While it can be nice to sometimes just “go with the flow,” when it comes to your workout the absence of a plan may result in wasted time trying to figure out what to do (as opposed to actually doing something). Consider making a rough plan each week for how to tackle your exercise sessions. It’s a good idea to leave some wiggle room to change things up on the fly as needed, but taking the time to construct a plan of attack for your workouts ensures that you’re systematically working toward your fitness goals while also allowing adequate time for recovery, such as at least 48 hours between tackling total-body, strength-training workouts.
Use Enough Weight to Challenge Yourself
Whether you use dumbbells, barbells or weight machines, to maximize strength development be sure to choose a weight that will fatigue the muscles you’re working within the confines of the anaerobic energy systems—which is within 90 seconds or less. Performing exercises using extremely light weights is not only an inefficient workout technique, it offers limited benefit in terms of muscle development. Moral of the story—don’t be afraid to lift heavy, ladies!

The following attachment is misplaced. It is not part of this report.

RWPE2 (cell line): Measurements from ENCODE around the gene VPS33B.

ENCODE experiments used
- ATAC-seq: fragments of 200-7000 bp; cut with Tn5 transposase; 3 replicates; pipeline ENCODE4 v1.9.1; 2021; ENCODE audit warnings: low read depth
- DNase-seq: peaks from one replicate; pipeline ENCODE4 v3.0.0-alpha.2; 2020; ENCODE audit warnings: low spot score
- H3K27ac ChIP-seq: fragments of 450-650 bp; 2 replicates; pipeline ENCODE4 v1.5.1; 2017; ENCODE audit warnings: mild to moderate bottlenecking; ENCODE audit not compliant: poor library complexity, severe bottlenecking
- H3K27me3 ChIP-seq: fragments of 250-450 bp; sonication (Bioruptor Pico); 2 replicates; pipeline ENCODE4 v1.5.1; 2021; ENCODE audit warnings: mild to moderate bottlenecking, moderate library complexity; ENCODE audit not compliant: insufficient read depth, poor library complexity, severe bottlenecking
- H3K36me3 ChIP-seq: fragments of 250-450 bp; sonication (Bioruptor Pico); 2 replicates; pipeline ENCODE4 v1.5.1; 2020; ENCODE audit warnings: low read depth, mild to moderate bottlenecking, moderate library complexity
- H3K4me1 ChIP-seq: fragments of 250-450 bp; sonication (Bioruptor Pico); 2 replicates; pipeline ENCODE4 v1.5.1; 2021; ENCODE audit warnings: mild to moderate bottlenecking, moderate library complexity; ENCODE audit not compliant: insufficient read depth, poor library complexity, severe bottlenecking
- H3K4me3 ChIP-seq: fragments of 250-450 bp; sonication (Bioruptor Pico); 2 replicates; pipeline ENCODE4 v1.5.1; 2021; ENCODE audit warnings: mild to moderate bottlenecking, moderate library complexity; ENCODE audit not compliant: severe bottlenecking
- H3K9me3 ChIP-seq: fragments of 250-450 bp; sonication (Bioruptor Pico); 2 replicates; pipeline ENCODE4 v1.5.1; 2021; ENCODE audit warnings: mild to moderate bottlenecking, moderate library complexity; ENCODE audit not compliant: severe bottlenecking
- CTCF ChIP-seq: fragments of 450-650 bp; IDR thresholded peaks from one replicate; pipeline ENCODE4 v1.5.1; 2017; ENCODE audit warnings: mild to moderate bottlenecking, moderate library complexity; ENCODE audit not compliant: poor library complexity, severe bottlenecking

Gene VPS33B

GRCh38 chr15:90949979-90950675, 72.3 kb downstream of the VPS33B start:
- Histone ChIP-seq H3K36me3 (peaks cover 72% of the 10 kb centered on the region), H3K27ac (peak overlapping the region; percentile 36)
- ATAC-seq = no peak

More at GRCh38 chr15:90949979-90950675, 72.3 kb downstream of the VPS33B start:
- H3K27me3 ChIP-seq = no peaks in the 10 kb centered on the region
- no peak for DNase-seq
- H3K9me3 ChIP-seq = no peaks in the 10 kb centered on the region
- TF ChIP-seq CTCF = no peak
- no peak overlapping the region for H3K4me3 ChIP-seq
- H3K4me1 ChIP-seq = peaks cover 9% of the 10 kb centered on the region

The more time you spend during your workout shuffling through the music on your iPod and checking in at the gym on Facebook, the less time you’re spending actually breaking a sweat. Limit distractions during your next workout by leaving your phone secured in your locker or, if you’re using it for music, resist the temptation to look at incoming text messages or to scroll through photos on Instagram. Instead, dedicate your time at the gym to improving your health and fitness—staying focused during your workout will help you not only stay safe (tweeting and running on a treadmill don’t always go hand in hand), it’ll also help you to work harder and get more out of your time spent being active. Plus, other exercisers appreciate not having to wait to use the piece of equipment you’re on because you’re sitting down searching for healthy post-workout recipes on Pinterest.